D-102. Identification and Analysis of Streptococcus sanguinis Sortases in Experimental Infective Endocarditis

L. S. Turner, T. Kanamoto, T. Unoki, C. L. Munro, T. Kitten;
Virginia Commonwealth Univ., Richmond, VA.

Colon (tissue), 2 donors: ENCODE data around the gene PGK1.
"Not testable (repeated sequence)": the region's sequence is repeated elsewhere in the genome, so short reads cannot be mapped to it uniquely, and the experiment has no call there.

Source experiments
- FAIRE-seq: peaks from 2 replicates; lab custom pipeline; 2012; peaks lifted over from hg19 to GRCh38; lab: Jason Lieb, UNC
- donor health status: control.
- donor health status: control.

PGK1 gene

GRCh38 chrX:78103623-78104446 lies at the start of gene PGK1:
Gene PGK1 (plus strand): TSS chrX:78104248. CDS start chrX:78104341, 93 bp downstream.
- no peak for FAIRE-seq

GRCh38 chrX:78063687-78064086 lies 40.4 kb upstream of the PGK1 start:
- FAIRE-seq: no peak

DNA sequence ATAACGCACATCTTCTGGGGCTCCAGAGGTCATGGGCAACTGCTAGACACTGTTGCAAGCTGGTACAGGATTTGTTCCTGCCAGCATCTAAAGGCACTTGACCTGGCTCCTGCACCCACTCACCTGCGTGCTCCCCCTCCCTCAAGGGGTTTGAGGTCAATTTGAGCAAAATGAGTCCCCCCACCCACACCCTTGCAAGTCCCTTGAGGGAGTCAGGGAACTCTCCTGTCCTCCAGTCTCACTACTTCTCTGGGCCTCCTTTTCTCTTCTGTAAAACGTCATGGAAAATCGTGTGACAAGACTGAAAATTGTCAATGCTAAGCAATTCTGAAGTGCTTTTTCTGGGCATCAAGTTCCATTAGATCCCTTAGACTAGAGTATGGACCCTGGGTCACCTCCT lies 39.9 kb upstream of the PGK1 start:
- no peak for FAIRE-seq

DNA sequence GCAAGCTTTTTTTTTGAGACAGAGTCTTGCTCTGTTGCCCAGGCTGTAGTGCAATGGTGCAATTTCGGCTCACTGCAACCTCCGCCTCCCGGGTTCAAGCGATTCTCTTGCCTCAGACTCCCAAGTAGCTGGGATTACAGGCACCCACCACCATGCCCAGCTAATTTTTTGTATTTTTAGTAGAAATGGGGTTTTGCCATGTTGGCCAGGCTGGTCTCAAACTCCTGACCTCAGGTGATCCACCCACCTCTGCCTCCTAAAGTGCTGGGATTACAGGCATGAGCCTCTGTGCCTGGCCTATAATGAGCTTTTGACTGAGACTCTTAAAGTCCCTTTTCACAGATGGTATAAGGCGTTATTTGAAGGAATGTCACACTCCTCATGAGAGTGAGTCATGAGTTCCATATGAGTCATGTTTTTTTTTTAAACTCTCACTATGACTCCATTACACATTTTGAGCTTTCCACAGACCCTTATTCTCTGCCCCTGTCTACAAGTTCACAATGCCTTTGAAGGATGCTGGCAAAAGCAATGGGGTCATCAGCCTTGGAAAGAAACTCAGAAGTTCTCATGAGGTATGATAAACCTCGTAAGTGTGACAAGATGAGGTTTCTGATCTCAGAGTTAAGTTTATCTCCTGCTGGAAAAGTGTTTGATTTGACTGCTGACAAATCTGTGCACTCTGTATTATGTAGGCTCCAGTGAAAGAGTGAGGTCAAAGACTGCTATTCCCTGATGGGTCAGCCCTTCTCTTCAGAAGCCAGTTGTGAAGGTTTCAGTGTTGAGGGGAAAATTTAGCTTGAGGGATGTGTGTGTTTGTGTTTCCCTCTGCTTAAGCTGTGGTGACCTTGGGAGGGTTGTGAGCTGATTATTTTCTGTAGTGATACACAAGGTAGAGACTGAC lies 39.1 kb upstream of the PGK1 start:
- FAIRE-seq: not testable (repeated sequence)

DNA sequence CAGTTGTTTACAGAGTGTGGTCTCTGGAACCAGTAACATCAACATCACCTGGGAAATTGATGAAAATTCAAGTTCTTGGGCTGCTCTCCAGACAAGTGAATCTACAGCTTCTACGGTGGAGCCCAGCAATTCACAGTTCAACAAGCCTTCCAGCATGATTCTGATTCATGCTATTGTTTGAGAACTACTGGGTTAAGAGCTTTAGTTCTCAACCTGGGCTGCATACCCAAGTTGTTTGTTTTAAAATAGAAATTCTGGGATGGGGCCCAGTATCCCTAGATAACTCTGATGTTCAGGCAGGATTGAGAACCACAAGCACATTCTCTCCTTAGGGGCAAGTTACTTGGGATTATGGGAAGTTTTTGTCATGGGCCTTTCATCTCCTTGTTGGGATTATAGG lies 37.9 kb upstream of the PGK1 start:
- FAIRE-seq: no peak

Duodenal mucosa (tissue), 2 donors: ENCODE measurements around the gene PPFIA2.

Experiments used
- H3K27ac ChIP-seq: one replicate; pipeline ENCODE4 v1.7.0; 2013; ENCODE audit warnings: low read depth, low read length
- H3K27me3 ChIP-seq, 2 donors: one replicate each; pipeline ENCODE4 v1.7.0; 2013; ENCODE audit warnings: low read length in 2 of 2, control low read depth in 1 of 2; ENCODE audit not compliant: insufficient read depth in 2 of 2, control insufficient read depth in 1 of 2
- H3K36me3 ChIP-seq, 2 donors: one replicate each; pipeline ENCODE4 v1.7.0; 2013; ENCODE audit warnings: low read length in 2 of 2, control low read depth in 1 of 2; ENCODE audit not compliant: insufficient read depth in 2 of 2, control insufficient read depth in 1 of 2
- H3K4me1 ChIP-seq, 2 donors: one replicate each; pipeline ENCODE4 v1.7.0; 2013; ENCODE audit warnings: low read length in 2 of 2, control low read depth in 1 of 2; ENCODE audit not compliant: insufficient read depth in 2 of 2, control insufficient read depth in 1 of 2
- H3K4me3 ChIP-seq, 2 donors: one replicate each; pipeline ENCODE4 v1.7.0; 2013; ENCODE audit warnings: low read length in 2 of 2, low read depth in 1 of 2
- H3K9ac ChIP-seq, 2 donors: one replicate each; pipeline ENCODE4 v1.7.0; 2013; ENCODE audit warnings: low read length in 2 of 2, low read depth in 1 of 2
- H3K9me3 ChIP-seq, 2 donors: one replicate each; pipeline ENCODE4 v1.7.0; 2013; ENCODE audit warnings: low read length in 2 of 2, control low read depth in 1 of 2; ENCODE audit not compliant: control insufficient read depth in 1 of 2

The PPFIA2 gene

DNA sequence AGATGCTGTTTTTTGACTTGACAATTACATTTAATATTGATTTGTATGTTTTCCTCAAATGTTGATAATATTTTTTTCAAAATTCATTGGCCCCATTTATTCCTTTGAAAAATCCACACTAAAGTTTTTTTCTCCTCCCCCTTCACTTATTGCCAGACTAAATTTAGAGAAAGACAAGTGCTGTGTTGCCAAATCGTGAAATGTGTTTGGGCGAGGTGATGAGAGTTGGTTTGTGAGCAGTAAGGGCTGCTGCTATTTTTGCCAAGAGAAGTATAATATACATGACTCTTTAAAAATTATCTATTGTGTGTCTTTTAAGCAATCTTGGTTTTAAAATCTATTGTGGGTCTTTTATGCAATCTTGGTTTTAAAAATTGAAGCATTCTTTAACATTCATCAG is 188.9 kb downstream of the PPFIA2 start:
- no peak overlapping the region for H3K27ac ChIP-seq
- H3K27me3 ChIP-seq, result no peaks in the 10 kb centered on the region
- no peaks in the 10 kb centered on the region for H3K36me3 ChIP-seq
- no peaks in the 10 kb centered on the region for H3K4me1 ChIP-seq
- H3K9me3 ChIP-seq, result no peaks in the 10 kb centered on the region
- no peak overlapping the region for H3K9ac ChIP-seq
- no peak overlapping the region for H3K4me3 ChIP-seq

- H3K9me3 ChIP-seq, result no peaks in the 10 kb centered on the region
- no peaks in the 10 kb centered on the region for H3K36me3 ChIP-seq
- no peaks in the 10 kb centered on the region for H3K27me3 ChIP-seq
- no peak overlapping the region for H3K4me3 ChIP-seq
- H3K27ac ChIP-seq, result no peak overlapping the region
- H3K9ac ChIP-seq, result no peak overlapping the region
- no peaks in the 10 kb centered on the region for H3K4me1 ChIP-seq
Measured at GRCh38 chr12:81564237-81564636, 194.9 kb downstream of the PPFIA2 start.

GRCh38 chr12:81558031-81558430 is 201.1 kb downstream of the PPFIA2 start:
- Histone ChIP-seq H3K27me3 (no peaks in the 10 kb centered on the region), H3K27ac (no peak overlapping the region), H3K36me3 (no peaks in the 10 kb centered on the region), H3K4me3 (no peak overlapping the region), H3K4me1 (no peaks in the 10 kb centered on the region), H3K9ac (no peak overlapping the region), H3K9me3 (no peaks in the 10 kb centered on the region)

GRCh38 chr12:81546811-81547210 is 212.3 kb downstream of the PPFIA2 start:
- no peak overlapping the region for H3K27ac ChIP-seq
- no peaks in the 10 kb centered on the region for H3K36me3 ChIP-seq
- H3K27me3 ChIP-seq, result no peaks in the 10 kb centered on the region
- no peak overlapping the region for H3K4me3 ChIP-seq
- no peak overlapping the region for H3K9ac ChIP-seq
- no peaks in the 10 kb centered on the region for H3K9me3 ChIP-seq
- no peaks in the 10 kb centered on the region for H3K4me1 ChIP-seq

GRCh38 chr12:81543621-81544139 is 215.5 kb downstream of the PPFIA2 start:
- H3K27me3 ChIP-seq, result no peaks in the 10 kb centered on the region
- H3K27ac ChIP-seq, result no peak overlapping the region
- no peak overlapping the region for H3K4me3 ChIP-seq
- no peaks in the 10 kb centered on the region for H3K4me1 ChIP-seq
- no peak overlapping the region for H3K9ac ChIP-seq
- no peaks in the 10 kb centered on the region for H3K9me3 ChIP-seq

Background: Streptococcus sanguinis is the most common agent of streptococcal infective endocarditis (IE). It is thought that vegetation colonization in development of IE requires cell wall-anchored (Cwa) proteins. Yet, in vivo screening of an S. sanguinis Cwa protein signature-tagged mutagenesis (STM) library did not identify a single Cwa protein required for virulence. This result may be attributed to functional redundancy within this major surface protein class. We addressed this hypothesis by evaluating S. sanguinis sortases; enzymes that are required for proper surface localization of Cwa protein substrates. Methods: Three putative S. sanguinis sortases were identified and annotated SrtA, SrtB and SrtC. SrtA and SrtB mutants were generated via allelic exchange mutagenesis, yielding JFP42 and JFP44, respectively. The SrtC deficient strain, SRT18 was developed for STM screening. Global cell surface changes related to loss of sortase expression were assessed by streptococcal cell n-hexadecane phase partitioning. Sortase mutants were also tested in the rabbit model of IE. Competitiveness at 20 hours post-infection was determined by STM for SRT18, or by competitive index (CI) assays vs. a virulent control strain for JFP42 and JFP44. Results: Sortase mutagenesis had no effect on growth in vitro. JFP42 showed a 35% reduction in affinity for hexadecane, whereas SRT18 and JFP44 exhibited a lesser decrease in cell surface hydrophobicity (17% and 13%, respectively). In vivo findings correlated with cell surface hydrophobicity data in that SrtC (SRT18) was not required for early IE as determined by STM, and JFP44 was equally competitive to the control (CI value = 1.02). In contrast, JFP42 was significantly less competitive (CI = 0.167 P<0.005). Conclusion: Mutation of srtA caused drastic changes in cell surface hydrophobicity and decreased competitiveness in vivo, which may be attributed to the loss of proper cell surface localization of multiple SrtA-dependent Cwa protein substrates. SrtB and SrtC were not required in vivo, suggesting that the only sortase necessary for establishment of S. sanguinis IE is SrtA.